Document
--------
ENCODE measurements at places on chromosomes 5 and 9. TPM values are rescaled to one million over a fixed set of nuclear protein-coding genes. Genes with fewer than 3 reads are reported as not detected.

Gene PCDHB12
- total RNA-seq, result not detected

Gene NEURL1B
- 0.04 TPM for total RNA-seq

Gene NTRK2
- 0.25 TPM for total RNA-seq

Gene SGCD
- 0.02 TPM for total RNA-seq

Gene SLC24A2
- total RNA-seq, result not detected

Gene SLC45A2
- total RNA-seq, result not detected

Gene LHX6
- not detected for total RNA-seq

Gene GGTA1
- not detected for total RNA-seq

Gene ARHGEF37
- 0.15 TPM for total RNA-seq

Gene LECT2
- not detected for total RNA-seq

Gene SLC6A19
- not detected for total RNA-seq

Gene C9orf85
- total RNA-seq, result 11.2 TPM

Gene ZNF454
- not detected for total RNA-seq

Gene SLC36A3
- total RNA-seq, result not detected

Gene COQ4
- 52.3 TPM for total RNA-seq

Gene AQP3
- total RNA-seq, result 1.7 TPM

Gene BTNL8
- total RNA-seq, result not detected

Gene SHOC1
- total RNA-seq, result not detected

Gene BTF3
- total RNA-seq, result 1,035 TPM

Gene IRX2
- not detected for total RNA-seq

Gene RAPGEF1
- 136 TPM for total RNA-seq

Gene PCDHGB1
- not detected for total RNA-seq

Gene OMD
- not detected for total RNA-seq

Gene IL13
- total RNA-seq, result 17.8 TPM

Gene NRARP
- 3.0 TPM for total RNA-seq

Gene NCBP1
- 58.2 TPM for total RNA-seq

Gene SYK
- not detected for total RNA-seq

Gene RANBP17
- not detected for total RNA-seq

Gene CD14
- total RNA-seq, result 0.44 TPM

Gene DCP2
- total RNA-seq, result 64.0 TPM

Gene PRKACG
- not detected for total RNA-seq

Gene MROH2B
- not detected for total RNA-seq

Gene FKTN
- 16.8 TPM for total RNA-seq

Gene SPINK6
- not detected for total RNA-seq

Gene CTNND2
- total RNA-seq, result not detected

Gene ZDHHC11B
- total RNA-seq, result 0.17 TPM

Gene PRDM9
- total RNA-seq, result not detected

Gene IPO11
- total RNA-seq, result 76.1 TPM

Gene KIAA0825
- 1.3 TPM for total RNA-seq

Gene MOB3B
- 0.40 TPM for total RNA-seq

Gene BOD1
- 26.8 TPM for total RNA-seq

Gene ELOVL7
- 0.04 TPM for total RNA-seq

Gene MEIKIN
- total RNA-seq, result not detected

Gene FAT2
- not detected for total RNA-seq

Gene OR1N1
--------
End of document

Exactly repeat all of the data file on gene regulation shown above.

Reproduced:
ENCODE measurements at places on chromosomes 5 and 9. TPM values are rescaled to one million over a fixed set of nuclear protein-coding genes. Genes with fewer than 3 reads are reported as not detected.

Gene PCDHB12
- total RNA-seq, result not detected

Gene NEURL1B
- 0.04 TPM for total RNA-seq

Gene NTRK2
- 0.25 TPM for total RNA-seq

Gene SGCD
- 0.02 TPM for total RNA-seq

Gene SLC24A2
- total RNA-seq, result not detected

Gene SLC45A2
- total RNA-seq, result not detected

Gene LHX6
- not detected for total RNA-seq

Gene GGTA1
- not detected for total RNA-seq

Gene ARHGEF37
- 0.15 TPM for total RNA-seq

Gene LECT2
- not detected for total RNA-seq

Gene SLC6A19
- not detected for total RNA-seq

Gene C9orf85
- total RNA-seq, result 11.2 TPM

Gene ZNF454
- not detected for total RNA-seq

Gene SLC36A3
- total RNA-seq, result not detected

Gene COQ4
- 52.3 TPM for total RNA-seq

Gene AQP3
- total RNA-seq, result 1.7 TPM

Gene BTNL8
- total RNA-seq, result not detected

Gene SHOC1
- total RNA-seq, result not detected

Gene BTF3
- total RNA-seq, result 1,035 TPM

Gene IRX2
- not detected for total RNA-seq

Gene RAPGEF1
- 136 TPM for total RNA-seq

Gene PCDHGB1
- not detected for total RNA-seq

Gene OMD
- not detected for total RNA-seq

Gene IL13
- total RNA-seq, result 17.8 TPM

Gene NRARP
- 3.0 TPM for total RNA-seq

Gene NCBP1
- 58.2 TPM for total RNA-seq

Gene SYK
- not detected for total RNA-seq

Gene RANBP17
- not detected for total RNA-seq

Gene CD14
- total RNA-seq, result 0.44 TPM

Gene DCP2
- total RNA-seq, result 64.0 TPM

Gene PRKACG
- not detected for total RNA-seq

Gene MROH2B
- not detected for total RNA-seq

Gene FKTN
- 16.8 TPM for total RNA-seq

Gene SPINK6
- not detected for total RNA-seq

Gene CTNND2
- total RNA-seq, result not detected

Gene ZDHHC11B
- total RNA-seq, result 0.17 TPM

Gene PRDM9
- total RNA-seq, result not detected

Gene IPO11
- total RNA-seq, result 76.1 TPM

Gene KIAA0825
- 1.3 TPM for total RNA-seq

Gene MOB3B
- 0.40 TPM for total RNA-seq

Gene BOD1
- 26.8 TPM for total RNA-seq

Gene ELOVL7
- 0.04 TPM for total RNA-seq

Gene MEIKIN
- total RNA-seq, result not detected

Gene FAT2
- not detected for total RNA-seq

Gene OR1N1